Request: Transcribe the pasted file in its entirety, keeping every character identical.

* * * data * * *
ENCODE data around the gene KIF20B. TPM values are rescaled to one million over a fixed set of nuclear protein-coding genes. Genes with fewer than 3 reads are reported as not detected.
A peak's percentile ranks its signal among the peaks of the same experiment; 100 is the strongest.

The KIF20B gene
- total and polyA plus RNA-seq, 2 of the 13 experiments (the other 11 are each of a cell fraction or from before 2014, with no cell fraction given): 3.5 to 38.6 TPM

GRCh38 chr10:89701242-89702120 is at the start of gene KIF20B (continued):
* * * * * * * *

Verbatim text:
ENCODE data around the gene KIF20B. TPM values are rescaled to one million over a fixed set of nuclear protein-coding genes. Genes with fewer than 3 reads are reported as not detected.
A peak's percentile ranks its signal among the peaks of the same experiment; 100 is the strongest.

The KIF20B gene
- total and polyA plus RNA-seq, 2 of the 13 experiments (the other 11 are each of a cell fraction or from before 2014, with no cell fraction given): 3.5 to 38.6 TPM

GRCh38 chr10:89701242-89702120 is at the start of gene KIF20B (continued):